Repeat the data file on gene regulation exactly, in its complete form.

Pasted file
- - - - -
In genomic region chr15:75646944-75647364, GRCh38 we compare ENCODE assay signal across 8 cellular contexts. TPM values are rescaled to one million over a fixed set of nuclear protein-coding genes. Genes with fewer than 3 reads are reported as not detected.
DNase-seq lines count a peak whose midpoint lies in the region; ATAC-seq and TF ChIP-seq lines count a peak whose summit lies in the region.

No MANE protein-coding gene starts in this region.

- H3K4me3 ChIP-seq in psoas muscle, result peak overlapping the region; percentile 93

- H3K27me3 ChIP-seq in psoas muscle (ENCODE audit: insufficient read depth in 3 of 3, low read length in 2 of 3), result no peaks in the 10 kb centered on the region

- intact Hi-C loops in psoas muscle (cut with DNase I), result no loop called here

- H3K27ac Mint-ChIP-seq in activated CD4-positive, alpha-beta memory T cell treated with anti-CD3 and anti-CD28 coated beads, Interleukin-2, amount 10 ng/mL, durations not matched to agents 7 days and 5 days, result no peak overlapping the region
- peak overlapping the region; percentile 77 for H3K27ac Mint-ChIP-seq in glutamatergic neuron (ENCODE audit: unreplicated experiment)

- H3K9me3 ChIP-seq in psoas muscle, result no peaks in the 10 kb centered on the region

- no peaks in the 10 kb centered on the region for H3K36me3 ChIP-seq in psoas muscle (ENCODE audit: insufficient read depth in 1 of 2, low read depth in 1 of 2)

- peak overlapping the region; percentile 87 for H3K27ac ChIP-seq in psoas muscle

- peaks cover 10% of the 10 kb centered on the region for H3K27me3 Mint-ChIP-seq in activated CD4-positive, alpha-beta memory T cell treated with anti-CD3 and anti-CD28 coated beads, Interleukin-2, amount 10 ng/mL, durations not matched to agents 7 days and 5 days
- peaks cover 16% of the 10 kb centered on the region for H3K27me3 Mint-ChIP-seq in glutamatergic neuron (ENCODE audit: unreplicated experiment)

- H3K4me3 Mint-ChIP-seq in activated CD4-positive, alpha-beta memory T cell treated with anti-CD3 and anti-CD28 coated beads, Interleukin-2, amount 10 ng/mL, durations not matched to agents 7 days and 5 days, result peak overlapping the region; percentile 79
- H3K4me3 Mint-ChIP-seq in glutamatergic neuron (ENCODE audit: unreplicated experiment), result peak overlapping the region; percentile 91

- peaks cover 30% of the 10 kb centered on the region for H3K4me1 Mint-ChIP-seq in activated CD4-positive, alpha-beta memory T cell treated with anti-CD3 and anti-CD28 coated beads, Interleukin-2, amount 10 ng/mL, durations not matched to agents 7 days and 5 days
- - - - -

In genomic region chr15:75646944-75647364, GRCh38 we compare ENCODE assay signal across 8 cellular contexts. TPM values are rescaled to one million over a fixed set of nuclear protein-coding genes. Genes with fewer than 3 reads are reported as not detected.
DNase-seq lines count a peak whose midpoint lies in the region; ATAC-seq and TF ChIP-seq lines count a peak whose summit lies in the region.

No MANE protein-coding gene starts in this region.

- H3K4me3 ChIP-seq in psoas muscle, result peak overlapping the region; percentile 93

- H3K27me3 ChIP-seq in psoas muscle (ENCODE audit: insufficient read depth in 3 of 3, low read length in 2 of 3), result no peaks in the 10 kb centered on the region

- intact Hi-C loops in psoas muscle (cut with DNase I), result no loop called here

- H3K27ac Mint-ChIP-seq in activated CD4-positive, alpha-beta memory T cell treated with anti-CD3 and anti-CD28 coated beads, Interleukin-2, amount 10 ng/mL, durations not matched to agents 7 days and 5 days, result no peak overlapping the region
- peak overlapping the region; percentile 77 for H3K27ac Mint-ChIP-seq in glutamatergic neuron (ENCODE audit: unreplicated experiment)

- H3K9me3 ChIP-seq in psoas muscle, result no peaks in the 10 kb centered on the region

- no peaks in the 10 kb centered on the region for H3K36me3 ChIP-seq in psoas muscle (ENCODE audit: insufficient read depth in 1 of 2, low read depth in 1 of 2)

- peak overlapping the region; percentile 87 for H3K27ac ChIP-seq in psoas muscle

- peaks cover 10% of the 10 kb centered on the region for H3K27me3 Mint-ChIP-seq in activated CD4-positive, alpha-beta memory T cell treated with anti-CD3 and anti-CD28 coated beads, Interleukin-2, amount 10 ng/mL, durations not matched to agents 7 days and 5 days
- peaks cover 16% of the 10 kb centered on the region for H3K27me3 Mint-ChIP-seq in glutamatergic neuron (ENCODE audit: unreplicated experiment)

- H3K4me3 Mint-ChIP-seq in activated CD4-positive, alpha-beta memory T cell treated with anti-CD3 and anti-CD28 coated beads, Interleukin-2, amount 10 ng/mL, durations not matched to agents 7 days and 5 days, result peak overlapping the region; percentile 79
- H3K4me3 Mint-ChIP-seq in glutamatergic neuron (ENCODE audit: unreplicated experiment), result peak overlapping the region; percentile 91

- peaks cover 30% of the 10 kb centered on the region for H3K4me1 Mint-ChIP-seq in activated CD4-positive, alpha-beta memory T cell treated with anti-CD3 and anti-CD28 coated beads, Interleukin-2, amount 10 ng/mL, durations not matched to agents 7 days and 5 days